Academic journal article Journal of International Affairs

Urban America: U.S. Cities in the Global Era

Academic journal article Journal of International Affairs

Urban America: U.S. Cities in the Global Era

Article excerpt

This article considers the impact of globalization on American cities and how these cities will function and compete in a global economy. It argues that almost all American cities grew from an original economic raison d'etre, greatly shaped by the industrial era. The end of that era and the arrival of a new economy affect their utility, for better or worse. Secondly, most American cities are place-based, rooted in areas where they can take advantage of nearby raw materials and serve trade routes and surrounding communities. Global cities will, by necessity, need to sever these geographical ties and find new places in a global network less connected to their environs. American cities such as New York, Chicago, Los Angeles and to a lesser extent Boston, Houston and Atlanta, are moving in this direction. A second category of regional capitals will remain more local than global, like Indianapolis, Columbus, Portland and the like. A third category includes once-powerful industrial cities such as Detroit and Cleveland, which lack both global connections and prominent regional status. Their future will be problematic. The final section of the article describes what these cities must do to cope in the future. The emphasis here is on global cities that must find new ways to finance themselves as their old ties to state governments wither.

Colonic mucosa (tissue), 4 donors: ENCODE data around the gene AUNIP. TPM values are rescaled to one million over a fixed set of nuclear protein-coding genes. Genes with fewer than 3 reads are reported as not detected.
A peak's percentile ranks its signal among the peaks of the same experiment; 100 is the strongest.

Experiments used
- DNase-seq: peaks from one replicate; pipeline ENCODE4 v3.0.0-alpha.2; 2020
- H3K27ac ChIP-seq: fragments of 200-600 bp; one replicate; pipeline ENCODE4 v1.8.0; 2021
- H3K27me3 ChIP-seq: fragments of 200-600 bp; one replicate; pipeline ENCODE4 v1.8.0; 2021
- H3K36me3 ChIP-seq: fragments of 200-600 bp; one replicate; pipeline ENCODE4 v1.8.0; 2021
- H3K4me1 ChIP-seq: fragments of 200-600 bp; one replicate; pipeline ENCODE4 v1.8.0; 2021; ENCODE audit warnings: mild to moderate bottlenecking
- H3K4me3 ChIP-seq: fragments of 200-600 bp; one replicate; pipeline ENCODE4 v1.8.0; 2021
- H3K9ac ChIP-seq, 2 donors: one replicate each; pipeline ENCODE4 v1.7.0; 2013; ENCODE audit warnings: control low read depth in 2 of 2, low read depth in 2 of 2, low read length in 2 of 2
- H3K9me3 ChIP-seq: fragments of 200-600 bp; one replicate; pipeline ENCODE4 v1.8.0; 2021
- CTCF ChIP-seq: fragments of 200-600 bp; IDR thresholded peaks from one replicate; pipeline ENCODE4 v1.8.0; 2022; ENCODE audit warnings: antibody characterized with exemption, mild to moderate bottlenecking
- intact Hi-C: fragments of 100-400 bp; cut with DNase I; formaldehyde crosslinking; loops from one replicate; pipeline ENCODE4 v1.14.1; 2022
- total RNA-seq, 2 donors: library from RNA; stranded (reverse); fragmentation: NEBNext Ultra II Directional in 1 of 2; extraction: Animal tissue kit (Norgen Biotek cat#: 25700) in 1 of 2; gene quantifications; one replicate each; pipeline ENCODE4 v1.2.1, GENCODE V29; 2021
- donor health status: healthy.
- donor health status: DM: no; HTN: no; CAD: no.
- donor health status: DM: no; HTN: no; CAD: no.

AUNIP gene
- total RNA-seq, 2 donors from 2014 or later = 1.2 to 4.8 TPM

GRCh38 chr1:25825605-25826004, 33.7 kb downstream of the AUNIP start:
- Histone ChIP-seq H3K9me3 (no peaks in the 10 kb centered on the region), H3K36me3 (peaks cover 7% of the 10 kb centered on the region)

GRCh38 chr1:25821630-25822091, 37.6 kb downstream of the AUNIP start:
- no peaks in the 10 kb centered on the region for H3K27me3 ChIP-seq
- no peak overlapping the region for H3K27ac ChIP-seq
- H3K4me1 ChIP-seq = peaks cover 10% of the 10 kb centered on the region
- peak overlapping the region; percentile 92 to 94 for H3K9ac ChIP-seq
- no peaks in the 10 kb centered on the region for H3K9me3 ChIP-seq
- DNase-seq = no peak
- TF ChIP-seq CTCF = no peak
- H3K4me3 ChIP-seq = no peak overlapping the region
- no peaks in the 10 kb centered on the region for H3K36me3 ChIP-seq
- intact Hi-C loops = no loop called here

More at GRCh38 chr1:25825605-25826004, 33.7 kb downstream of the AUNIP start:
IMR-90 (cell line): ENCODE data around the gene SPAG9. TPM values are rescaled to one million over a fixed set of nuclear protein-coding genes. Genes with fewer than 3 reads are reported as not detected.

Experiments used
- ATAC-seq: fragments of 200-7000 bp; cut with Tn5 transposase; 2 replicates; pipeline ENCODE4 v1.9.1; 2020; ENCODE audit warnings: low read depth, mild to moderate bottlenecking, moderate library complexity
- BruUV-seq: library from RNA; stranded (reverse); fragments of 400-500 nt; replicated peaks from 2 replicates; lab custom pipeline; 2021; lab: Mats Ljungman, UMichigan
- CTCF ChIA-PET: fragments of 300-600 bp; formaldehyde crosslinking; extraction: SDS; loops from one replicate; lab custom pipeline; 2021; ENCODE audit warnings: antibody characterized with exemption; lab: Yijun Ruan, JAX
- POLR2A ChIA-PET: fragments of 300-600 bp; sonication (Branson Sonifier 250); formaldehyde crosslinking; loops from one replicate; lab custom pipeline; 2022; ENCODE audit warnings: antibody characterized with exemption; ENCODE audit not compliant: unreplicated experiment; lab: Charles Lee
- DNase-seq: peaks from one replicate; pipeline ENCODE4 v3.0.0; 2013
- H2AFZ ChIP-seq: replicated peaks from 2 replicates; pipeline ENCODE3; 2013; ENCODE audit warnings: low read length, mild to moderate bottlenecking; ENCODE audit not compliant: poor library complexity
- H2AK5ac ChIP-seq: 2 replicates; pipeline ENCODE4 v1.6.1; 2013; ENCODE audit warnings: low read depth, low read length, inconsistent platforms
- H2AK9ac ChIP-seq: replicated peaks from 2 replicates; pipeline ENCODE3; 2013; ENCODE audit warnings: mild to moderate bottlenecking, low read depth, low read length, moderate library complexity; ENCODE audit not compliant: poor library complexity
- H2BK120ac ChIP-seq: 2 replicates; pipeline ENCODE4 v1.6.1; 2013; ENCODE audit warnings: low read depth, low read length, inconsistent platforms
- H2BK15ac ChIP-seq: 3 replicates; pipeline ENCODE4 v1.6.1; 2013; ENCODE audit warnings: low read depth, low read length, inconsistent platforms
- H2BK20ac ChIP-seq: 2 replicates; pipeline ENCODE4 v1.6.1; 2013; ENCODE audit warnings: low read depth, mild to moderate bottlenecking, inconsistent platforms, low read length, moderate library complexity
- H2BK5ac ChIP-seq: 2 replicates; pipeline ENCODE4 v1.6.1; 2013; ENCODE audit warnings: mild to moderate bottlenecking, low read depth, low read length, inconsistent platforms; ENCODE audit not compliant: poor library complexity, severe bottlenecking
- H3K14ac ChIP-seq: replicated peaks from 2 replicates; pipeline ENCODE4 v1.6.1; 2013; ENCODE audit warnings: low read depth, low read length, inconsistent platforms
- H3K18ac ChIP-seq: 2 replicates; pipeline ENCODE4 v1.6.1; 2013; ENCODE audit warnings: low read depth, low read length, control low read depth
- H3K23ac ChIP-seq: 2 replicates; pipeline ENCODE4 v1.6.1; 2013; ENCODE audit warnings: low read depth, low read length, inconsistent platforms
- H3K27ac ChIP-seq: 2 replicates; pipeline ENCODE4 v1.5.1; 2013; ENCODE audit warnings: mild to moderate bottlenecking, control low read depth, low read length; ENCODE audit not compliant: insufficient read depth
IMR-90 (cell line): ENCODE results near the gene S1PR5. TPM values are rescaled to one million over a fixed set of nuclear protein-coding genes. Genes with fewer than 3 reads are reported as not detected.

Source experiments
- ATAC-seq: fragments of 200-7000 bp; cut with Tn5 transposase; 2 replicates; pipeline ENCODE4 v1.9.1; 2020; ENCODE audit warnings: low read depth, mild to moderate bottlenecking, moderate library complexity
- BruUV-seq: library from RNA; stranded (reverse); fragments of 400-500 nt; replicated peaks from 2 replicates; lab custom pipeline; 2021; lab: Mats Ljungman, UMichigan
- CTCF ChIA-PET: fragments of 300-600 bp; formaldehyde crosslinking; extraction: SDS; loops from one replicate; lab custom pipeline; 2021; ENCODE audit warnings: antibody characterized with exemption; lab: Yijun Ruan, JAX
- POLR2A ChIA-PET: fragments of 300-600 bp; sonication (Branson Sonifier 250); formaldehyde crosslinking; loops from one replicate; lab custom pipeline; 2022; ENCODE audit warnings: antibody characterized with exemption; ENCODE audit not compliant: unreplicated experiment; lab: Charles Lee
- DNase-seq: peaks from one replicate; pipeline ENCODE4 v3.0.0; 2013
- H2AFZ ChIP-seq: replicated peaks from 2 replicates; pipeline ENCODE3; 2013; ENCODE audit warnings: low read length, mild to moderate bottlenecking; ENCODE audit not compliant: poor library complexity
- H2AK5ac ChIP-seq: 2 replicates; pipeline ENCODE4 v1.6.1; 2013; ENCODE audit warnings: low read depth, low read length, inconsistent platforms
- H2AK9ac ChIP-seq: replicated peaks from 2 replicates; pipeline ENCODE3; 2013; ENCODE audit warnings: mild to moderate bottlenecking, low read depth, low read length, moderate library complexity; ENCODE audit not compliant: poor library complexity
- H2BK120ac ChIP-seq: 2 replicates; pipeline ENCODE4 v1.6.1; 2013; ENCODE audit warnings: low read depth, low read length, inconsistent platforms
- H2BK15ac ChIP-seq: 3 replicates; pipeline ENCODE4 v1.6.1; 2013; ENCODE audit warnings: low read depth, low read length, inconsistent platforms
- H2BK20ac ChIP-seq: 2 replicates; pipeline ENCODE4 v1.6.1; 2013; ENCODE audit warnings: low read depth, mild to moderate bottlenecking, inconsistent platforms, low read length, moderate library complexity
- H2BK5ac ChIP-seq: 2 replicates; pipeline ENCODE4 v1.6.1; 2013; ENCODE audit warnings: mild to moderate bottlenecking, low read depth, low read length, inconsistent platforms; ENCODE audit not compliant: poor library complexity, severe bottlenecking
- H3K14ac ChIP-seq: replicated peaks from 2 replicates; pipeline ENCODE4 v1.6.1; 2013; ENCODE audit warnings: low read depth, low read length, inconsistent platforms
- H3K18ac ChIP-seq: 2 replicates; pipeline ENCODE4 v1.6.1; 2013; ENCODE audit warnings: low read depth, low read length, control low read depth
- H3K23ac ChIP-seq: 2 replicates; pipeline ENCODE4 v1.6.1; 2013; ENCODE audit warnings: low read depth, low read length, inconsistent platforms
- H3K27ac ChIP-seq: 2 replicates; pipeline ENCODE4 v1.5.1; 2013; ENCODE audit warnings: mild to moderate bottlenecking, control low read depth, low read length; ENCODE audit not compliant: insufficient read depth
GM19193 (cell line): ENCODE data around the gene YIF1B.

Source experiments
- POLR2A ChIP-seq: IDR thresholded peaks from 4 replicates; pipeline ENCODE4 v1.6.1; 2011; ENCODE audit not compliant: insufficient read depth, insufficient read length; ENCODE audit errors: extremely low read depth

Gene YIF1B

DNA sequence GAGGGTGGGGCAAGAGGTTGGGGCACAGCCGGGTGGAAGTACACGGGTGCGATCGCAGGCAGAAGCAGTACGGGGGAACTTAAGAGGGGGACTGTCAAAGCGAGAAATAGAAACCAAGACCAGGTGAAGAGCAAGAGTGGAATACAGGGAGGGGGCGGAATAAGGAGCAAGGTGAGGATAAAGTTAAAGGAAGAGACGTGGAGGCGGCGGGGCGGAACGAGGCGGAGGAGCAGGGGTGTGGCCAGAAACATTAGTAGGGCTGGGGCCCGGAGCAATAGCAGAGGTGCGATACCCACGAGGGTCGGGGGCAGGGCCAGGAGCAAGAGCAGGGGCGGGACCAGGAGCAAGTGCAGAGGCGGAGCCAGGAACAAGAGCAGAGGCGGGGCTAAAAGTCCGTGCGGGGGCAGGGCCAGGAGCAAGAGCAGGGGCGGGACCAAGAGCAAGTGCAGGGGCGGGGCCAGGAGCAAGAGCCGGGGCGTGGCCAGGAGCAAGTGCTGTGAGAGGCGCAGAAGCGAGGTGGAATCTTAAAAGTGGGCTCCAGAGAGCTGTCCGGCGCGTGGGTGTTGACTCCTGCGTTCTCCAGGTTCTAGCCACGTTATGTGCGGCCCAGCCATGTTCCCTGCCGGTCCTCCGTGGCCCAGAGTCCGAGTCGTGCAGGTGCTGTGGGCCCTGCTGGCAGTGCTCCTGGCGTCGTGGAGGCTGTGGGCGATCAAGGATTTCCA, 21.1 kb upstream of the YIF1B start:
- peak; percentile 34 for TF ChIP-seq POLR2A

"Put the city up; tear the city down; put it up again; let us find a city."

Carl Sandburg (1)

This much we know for sure: cities are the future. Much was made of the recent demographic tipping point, when, for the first time in history, the population of cities and their suburbs accounted for more than half of humanity. (2) Cities are big and getting bigger. In the twenty-first century, cities are and will continue to be where the action is, where business is done, where ideas and innovations spring up, where arts and sciences proliferate. For better or worse, our future is urban.

How exactly our urban future will take shape remains an open question. Clearly not all cities will grow equally. Which cities will grow, which will shrink and why? Will urban patterns in the United States resemble those in Europe or, for that matter, in Asia and Africa? Will most cities remain, as they have been in the past, centers of a limited geographic area, dependent on their physical environment? Or will globalization create a new class of cities, a sort of global Hanseatic League, increasingly divorced from surrounding hinterlands that may wither without them? (3)

What may be evolving is an urban-rural divide between wealthy cities participating in a new global hierarchy and the impoverished others, mired in the lowlands of a supposedly flat world. If cities aspire to global preeminence, they will need to provide the services and amenities for global citizens who, increasingly, can live anywhere. (4) But how will cities pay for these services and amenities? This may be the biggest question of all.

These questions apply to all cities, from London to Lagos to Los Angeles to Lahore. However, globalization affects each in different ways and will assign each of them different roles, just as the industrial era in the United States assigned different roles to Boston, Pittsburgh and Omaha, all of which developed in the same era bur evolved differently. Chongqing--booming, thrusting, raw, ambitious--calls itself the Chicago of China. (5) But the Chicago it resembles is the lusty industrial Chicago of the late nineteenth century, not the relatively sedate business center of the early twenty-first century, which has ceded industrial prominence to the Chongqings of the world to establish a new postindustrial niche in the global economy. (6)

One urban size does not fit all, and any attempt to squeeze New York and Nairobi into one grand theory is flawed from the start. Let us focus then on the futures of American cities, a more modest task made easier by the fact that their futures are beginning to be revealed. …

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